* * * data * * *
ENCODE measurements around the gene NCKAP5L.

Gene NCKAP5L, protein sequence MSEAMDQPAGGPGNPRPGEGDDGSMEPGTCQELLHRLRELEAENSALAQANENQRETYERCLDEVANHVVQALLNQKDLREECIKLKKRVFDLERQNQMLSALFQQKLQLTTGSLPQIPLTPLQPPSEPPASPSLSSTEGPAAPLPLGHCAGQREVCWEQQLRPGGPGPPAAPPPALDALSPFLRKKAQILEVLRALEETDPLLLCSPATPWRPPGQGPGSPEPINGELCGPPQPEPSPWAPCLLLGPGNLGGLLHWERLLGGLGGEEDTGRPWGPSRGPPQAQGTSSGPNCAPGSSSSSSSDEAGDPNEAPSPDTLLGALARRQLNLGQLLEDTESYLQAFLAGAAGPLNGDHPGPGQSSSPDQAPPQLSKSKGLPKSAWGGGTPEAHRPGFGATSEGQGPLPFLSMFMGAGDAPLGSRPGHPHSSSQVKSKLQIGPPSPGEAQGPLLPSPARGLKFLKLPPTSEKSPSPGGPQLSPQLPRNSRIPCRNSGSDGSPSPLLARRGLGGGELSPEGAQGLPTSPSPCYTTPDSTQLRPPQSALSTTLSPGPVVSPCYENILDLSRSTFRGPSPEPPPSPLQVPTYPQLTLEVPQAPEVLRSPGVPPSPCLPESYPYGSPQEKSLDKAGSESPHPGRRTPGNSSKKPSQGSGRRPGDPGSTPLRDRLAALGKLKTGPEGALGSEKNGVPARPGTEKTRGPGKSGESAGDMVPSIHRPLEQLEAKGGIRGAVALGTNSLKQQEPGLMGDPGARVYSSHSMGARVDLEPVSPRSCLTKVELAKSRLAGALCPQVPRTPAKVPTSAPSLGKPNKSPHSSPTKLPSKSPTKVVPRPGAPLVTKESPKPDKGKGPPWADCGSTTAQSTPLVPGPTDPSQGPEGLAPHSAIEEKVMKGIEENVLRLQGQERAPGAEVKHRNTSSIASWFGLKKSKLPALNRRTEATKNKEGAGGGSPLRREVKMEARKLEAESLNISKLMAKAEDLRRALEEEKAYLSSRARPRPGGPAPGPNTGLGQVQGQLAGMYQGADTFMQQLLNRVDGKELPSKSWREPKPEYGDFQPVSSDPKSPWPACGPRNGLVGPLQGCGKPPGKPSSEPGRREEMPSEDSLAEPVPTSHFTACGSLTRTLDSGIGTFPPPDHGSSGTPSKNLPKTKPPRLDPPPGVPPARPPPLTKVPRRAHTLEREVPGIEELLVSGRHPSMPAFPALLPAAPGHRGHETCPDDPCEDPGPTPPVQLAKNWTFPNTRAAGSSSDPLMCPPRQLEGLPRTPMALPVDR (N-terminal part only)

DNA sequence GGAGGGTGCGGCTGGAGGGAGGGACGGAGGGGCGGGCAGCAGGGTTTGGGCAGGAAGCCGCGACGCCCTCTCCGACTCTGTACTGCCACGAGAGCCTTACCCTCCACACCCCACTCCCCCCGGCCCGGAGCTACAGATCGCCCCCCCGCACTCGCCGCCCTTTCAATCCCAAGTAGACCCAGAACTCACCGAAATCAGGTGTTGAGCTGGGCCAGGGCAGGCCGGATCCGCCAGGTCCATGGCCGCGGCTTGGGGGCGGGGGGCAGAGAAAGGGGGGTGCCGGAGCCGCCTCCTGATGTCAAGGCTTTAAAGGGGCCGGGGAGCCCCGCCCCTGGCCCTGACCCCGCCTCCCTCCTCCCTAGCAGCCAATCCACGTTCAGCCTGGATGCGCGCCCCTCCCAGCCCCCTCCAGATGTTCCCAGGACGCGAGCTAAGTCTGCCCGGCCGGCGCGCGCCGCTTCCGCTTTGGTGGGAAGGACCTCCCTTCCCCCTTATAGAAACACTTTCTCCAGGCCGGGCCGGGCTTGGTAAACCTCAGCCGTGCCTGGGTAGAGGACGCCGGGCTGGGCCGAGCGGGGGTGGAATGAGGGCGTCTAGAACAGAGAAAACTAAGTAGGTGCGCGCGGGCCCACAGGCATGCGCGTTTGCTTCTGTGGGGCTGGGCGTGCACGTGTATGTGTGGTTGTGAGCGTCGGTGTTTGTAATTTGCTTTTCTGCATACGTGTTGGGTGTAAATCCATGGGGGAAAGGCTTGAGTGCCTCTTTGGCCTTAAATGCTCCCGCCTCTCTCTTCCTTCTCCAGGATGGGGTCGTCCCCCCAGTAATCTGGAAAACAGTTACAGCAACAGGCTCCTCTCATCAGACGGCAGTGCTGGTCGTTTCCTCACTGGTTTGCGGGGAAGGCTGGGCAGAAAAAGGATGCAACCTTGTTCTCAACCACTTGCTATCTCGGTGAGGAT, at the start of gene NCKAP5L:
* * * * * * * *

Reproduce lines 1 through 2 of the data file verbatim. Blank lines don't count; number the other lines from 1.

ENCODE measurements around the gene NCKAP5L.

Gene NCKAP5L, protein sequence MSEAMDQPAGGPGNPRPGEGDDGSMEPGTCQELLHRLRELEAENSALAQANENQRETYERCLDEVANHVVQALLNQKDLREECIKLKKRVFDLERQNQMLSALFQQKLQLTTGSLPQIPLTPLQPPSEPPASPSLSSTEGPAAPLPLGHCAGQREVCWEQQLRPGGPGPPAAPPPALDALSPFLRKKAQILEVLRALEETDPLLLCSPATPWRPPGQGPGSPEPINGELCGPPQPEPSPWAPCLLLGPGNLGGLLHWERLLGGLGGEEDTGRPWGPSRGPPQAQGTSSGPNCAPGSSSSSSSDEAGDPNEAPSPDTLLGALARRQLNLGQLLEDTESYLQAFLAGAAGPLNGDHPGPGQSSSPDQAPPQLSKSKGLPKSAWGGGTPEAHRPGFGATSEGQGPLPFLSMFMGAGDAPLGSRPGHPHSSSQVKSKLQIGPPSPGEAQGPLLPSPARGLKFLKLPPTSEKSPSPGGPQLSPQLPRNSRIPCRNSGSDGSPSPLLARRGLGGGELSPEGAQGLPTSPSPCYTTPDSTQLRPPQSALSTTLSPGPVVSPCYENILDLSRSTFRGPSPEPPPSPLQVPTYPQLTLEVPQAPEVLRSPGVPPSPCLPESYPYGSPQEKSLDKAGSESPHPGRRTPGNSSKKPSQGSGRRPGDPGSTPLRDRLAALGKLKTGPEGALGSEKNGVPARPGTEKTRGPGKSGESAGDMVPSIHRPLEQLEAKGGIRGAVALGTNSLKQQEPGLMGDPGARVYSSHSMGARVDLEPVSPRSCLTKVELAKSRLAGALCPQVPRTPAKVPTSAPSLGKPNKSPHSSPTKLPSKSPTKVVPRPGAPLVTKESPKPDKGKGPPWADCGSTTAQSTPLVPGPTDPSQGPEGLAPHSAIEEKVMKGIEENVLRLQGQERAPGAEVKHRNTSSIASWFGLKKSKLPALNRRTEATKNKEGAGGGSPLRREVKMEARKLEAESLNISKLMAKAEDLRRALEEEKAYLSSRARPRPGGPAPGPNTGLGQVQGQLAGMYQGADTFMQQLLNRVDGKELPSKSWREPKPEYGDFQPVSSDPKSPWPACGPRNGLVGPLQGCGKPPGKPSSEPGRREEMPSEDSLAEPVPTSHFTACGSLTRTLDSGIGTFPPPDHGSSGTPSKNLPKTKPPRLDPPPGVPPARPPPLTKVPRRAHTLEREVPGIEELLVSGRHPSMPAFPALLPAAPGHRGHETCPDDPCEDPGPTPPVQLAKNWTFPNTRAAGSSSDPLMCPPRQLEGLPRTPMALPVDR (N-terminal part only)